Throw Blankets

When the wind is howling outside and the temperatures dropping there is nothing better than cuddling up under a throw blanket with your little furry loves.
School
Throw Blanket
This throw blanket features a school of brightly colored fish that will swim their way into your heart. It is available in three sizes and feature vividly colored artwork on one side. A very cozy fleece that is machine washable. view at society6.com

Tote Bags

I don't know how I would live without tote bags. Whether I am using them to bring home my groceries or sherpa-ing around my oodles of stuff I almost always have a tote bag over my shoulder.
Ounces of Pounces
Tote Bag
The image on Ounces of Pounces is one of my all time favorites because to me it captures my littlest cat Sandy as she pursues one of her favorite past times, stalking the insect life in our back yard. Her spirit is willing but that butterfly is in no danger. Her body is built for comfort, not the aerodynamics necessary to catch a winged creature. It is however great fun to watch her try. These tote bags are very sturdy and they come in three sizes. The artwork covers them front and back. view at society6.com

Pouches

Peacock Tabby
Pouch
This zippered pouch is just the thing for keeping organized. I use these pouches for everything from holding pens to phone accessories and organizing random things in my purse. The artwork wraps around the pouch and they have a black interior lining. They come in three different sizes. view at society6.com

Rugs

I have wooden floors at home and although I like them, I also like having area rugs around to keep my feet warm in the winter.
Basic Cat
Rug
The furry children also love these rugs and they make a great pet mat. They are 100% woven polyester and are soft, durable and machine washable. They are available in three sizes. view at society6.com

Hopefully these ideas will help you with your gift giving. If you liked a particular image, keep in mind that each image shown can be placed on any of these items listed so if you like what you have seen on a pillow, you can have that image on a shirt or a rug, etc.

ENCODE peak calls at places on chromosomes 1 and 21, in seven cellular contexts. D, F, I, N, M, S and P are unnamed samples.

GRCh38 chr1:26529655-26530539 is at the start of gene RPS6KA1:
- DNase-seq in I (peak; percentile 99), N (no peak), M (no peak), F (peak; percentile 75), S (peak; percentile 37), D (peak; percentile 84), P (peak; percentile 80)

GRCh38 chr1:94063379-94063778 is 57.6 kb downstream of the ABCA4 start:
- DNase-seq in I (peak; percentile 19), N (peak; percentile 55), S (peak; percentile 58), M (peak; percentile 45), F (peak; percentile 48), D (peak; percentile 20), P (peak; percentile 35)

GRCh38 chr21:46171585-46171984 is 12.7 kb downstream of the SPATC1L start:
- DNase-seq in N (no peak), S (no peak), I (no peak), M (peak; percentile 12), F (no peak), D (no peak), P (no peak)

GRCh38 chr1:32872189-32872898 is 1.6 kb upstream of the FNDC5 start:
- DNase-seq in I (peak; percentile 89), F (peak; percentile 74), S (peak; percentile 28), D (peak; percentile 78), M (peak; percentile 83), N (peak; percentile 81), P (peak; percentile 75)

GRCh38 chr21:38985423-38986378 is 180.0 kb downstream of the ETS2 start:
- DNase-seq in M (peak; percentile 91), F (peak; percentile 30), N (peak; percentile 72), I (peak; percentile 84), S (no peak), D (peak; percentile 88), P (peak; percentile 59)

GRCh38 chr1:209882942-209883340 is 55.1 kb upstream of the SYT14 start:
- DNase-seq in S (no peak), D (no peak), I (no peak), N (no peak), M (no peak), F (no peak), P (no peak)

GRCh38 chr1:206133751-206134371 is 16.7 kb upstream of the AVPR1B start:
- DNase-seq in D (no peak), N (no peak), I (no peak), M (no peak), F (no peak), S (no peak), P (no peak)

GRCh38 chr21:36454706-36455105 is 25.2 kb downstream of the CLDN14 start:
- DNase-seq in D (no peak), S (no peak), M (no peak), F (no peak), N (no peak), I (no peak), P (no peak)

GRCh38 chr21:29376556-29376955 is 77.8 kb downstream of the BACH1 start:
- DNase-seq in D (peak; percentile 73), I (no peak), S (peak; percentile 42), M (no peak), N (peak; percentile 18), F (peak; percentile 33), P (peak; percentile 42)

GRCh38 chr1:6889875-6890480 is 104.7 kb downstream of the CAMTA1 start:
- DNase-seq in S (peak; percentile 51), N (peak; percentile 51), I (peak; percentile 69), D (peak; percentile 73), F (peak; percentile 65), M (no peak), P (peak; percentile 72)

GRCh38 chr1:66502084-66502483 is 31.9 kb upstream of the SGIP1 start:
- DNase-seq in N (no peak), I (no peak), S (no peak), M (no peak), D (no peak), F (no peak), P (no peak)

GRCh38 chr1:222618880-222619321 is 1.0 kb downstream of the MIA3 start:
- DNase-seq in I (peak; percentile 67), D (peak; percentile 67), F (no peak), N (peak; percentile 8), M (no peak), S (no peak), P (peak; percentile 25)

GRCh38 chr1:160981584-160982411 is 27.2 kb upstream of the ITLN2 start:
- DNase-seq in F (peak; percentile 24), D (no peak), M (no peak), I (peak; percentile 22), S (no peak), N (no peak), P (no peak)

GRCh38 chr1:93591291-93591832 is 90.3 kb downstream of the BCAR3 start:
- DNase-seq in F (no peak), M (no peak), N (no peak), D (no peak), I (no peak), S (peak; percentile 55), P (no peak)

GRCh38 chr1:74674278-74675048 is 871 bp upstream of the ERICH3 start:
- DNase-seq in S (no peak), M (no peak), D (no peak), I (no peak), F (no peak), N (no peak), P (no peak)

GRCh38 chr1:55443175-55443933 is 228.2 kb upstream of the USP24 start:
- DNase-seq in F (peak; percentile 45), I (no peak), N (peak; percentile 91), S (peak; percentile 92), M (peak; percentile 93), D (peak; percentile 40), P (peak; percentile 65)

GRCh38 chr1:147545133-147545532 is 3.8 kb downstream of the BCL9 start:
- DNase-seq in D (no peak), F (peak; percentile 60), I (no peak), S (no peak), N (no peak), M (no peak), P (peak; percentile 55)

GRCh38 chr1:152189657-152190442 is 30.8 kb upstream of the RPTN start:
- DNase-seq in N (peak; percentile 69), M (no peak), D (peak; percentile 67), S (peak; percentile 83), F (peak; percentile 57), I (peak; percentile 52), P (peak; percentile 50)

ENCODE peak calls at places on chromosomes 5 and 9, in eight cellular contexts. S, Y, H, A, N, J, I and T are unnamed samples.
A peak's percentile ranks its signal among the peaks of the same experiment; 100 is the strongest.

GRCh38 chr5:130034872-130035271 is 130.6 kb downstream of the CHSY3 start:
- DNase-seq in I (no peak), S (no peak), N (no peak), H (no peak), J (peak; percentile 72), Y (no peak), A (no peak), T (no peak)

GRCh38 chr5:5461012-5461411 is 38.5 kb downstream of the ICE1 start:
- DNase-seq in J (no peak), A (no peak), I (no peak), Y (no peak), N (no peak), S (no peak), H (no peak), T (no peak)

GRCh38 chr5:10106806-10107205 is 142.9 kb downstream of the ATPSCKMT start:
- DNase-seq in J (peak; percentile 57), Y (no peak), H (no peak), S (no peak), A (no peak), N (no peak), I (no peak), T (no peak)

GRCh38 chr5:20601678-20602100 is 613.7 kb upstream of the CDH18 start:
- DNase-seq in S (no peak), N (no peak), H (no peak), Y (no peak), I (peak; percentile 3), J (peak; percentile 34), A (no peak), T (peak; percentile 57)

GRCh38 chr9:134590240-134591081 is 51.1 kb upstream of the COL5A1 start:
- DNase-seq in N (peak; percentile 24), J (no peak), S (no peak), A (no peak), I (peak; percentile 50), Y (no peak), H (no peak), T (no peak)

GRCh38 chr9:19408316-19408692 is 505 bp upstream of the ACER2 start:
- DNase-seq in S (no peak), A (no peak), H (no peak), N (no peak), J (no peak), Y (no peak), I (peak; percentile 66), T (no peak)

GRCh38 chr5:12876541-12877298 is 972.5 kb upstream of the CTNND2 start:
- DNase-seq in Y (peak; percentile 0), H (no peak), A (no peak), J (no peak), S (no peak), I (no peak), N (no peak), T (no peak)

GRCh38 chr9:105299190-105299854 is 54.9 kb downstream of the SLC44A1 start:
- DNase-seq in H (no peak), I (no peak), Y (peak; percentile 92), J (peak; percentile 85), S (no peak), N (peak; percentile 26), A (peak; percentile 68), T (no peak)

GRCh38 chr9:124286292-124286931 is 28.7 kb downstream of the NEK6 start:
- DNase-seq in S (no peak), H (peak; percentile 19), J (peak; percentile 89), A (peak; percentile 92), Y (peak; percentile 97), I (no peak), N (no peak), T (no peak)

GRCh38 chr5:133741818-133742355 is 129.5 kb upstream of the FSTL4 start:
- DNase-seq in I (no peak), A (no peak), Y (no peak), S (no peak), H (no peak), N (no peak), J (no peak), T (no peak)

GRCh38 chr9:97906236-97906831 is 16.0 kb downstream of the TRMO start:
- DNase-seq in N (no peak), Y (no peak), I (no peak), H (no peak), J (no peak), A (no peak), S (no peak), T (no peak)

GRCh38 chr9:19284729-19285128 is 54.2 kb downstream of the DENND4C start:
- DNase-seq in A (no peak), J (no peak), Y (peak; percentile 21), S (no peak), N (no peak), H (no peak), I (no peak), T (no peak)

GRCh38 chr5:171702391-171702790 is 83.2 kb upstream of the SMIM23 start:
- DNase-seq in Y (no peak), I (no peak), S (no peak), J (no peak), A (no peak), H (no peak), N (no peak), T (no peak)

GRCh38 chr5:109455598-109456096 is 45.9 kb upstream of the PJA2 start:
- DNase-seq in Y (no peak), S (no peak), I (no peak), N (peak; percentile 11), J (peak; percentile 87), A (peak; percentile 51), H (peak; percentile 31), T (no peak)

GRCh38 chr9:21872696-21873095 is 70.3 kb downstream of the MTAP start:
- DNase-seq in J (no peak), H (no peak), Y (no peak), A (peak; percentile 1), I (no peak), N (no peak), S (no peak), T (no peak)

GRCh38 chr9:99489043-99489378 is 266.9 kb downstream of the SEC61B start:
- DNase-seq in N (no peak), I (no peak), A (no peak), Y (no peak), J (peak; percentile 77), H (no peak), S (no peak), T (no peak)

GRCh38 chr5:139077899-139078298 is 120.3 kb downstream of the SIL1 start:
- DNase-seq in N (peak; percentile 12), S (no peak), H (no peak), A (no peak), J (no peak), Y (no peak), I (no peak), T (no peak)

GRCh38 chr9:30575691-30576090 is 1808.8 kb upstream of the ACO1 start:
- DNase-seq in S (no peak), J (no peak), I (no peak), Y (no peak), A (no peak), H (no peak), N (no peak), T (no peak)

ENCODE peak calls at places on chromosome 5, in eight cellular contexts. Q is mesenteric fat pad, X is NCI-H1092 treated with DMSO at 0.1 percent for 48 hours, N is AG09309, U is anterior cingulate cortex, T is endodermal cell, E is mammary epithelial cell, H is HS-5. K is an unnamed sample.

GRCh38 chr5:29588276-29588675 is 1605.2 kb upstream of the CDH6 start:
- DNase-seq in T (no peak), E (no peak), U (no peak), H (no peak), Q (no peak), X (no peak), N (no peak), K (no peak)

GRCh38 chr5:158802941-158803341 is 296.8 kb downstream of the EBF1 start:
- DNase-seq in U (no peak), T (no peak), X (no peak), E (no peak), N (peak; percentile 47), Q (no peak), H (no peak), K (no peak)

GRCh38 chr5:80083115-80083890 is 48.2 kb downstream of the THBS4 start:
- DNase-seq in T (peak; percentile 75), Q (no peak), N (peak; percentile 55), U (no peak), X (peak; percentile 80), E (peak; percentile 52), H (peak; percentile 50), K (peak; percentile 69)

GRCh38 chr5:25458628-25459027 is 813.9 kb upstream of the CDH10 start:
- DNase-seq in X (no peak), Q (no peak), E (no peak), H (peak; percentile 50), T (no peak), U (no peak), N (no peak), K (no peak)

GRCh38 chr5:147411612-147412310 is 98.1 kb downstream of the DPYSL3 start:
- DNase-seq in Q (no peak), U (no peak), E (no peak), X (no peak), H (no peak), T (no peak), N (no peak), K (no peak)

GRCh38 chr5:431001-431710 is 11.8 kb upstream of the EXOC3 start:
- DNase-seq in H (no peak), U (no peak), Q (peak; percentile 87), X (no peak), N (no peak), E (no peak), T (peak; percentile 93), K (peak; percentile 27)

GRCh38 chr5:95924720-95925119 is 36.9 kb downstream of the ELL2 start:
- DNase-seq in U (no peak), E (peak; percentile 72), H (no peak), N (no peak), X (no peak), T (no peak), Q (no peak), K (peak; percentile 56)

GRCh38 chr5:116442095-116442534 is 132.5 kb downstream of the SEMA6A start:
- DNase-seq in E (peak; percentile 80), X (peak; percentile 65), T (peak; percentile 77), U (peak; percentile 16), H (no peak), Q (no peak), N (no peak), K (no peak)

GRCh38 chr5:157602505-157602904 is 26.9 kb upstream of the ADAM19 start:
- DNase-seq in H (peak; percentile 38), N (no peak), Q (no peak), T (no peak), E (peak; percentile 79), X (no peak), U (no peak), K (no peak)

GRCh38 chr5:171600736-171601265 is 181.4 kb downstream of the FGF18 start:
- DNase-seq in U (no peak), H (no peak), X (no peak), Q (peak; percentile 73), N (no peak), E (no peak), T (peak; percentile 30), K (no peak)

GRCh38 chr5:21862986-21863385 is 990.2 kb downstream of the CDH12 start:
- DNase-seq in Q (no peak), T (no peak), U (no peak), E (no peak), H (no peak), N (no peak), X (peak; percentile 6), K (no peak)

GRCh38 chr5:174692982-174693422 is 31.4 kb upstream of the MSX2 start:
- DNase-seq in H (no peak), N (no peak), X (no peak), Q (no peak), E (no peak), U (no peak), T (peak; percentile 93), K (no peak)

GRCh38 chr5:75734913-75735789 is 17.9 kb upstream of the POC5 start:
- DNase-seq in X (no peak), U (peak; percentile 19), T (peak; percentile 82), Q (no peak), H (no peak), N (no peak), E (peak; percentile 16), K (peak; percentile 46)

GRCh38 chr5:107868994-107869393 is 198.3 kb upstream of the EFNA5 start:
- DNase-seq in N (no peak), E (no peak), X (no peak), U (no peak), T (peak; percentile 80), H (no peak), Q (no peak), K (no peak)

To view more of my designs check out my shops at Society 6 and Redbubble.

Wednesday, April 13, 2016

Dog Exercise

My dynamic duo of the Westie and Border Collie have been keeping in shape with their own private exercise regime. 


I think we can all learn from this example and use it for our own workouts.

Sunday, June 28, 2015

The Tyranny of the Cats

I used to be a person who thought cats were basically benign creatures. Sure they sometimes got underfoot and a person with a more cynical mind might want to believe they were trying to trip us intentionally. Not me. I figured they were just either very poor leaders or very poor followers, this penchant for being right where your foot was supposed to land. Now I am not so sure.

It started with a change in eating habits. For the eight years of our life with the fantastic four, our rescues from two consecutive litters by the same feral female, we were treated to the satisfying sight of four kitty heads in their food bowls happily munching away at the kibble we provided. Twice a day, even three times a day if we were in a 'feed the kitties' mood we could lay down the grub and there they would be, like hogs to the trough, eating whatever amount we put down. They were bottomless pits and their little swinging bellies showed the evidence of their hard work as eaters.

It was their one job and they had a remarkable work ethic. They couldn't have eaten with any greater gusto if they had weekly meetings and a mission statement. Those cats were the best at eating kibble. Were we concerned about the calories consumed? Well, yes, a little.

Our four cats come in different sizes with the male being a full sized econoline van, one female a four door sedan, another a two-seater sports car, and the final one a tiny mini-cooper. The two larger cats were 'big boned' so they could carry the extra fat well, looking robust and swarthy, and yes, admittedly sporting droopy hanging beer bellies – but they handled it well. The sports car version of our cats was lean, mean, and carried not an ounce of excess flesh. She would never be fat no matter how much she ate and we should all be envious of her incredible metabolism. The little one was only half the size of a regular cat, but full sized in her appetite. She could throw down with the rest of them and if anyone left anything in a bowl she would vacuum that up as well. She attained the plush toy status in her body composition. Every part of her was soft and spongy just like a stuffed animal. You knew she had to have bones somewhere but they were incredibly insulated. Her belly undulated beneath her and not too far away from the floor either, what with her being so small to begin with. I called her my little football and she was just about as wide as she was long.